Lots of interesting points there Michael. If I implied a direct 1-to-1 correlation, then you are correct in saying that I overstated the case. I believe that the disclosure issue was a factor in the decision, but certainly not the only factor, or even perhaps the driving one. More of a compilation of issues, as you suggest. Particularly poignant with the TH Lee/TPG example, since CalPERS is, indeed, an LP with both firms.

Finally, the vast majority of email this week concerned the final section of Tuesday’s column, which discussed my disgust with President Bush’s awarding the Medal of Freedom to three utterly undeserving candidates. Most respondants agreed with me, but I’ll simply provide a point/counterpoint. John writes: “If I had earlier been awarded such a medal, now would be the time to give it back.This reminds me of the Politburo sitting around in Moscow awarding each other Orders of Lenin and Red Banner medals.” Joel, however, submits: “These kind of comments are offensive to me. You as a journalist (just like me as a VC) don’t really have any idea what these people have done for the Iraq effort. Maybe they are truly undeserving, maybe not. Glibly slamming them as undeserving is a gross misuse of the power of the pen.”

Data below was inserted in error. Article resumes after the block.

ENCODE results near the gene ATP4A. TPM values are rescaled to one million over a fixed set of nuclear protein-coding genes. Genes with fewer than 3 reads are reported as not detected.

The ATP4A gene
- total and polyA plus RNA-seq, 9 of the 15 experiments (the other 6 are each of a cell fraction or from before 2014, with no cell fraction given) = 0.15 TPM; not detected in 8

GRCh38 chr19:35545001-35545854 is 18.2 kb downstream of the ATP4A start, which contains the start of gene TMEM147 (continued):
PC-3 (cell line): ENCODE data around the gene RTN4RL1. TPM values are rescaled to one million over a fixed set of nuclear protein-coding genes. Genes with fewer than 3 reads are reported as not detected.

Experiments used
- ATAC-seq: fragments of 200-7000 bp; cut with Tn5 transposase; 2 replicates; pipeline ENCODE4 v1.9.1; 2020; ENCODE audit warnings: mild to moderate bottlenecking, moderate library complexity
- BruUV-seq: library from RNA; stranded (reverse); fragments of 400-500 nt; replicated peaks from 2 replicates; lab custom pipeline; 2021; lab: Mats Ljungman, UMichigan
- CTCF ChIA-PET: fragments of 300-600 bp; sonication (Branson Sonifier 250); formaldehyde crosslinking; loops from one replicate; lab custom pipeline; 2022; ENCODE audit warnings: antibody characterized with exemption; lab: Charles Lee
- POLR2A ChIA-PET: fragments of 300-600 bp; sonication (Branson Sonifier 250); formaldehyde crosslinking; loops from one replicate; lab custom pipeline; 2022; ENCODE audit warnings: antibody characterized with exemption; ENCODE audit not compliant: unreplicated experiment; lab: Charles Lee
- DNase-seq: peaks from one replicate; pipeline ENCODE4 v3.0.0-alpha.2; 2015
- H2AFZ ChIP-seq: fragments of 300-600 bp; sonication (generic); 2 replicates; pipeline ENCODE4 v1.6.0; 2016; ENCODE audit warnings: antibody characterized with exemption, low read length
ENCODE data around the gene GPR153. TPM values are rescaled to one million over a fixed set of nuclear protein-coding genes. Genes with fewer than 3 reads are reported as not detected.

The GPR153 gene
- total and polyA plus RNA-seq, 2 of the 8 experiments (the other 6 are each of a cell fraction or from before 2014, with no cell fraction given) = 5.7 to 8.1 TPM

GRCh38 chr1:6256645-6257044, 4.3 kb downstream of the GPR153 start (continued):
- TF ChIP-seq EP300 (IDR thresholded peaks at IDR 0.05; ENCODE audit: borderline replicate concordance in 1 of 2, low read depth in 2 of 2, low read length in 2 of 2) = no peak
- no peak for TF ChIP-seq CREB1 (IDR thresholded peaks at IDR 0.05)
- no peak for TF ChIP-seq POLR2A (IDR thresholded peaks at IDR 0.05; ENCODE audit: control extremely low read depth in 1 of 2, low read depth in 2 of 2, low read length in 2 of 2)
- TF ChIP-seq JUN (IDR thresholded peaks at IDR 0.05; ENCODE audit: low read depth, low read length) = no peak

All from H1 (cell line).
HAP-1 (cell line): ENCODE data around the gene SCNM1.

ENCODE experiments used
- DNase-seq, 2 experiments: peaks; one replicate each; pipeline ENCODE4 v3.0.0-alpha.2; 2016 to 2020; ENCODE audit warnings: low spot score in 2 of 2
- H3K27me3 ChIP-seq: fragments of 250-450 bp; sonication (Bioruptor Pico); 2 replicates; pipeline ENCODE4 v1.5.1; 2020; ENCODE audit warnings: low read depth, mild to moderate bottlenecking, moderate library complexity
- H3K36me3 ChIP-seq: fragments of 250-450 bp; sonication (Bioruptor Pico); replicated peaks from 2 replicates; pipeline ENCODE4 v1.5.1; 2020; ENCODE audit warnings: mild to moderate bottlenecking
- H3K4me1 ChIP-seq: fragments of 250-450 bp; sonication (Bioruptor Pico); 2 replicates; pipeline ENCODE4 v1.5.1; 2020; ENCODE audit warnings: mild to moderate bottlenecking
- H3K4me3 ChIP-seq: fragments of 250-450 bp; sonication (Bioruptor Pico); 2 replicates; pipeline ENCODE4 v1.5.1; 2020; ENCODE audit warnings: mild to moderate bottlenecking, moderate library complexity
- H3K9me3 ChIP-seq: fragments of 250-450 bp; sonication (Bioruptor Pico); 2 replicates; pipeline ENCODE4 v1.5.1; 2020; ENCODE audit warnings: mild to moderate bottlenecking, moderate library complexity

And with that, I wish you all a pleasant weekend.


Siebel Systems Inc. (Nasdaq: SEBL) has agreed to acquire Edocs Inc., a Natick, Mass.-based provider of e-billing and customer self-service software solutions. Under terms of the transaction, Siebel will make an initial cash payment of $115 million, with additional payments to be made based on certain revenue and contractual milestones. The deal is expected to close early next quarter. Edocs has raised over $85 million in VC funding since its 1997 inception, including a $45 million infusion in 2000 at a post-money valuation of approximately $285 million. Shareholders include Charles River Ventures, Focus Ventures, Globespan Capital Partners, Goldman Sachs and Sigma Partners.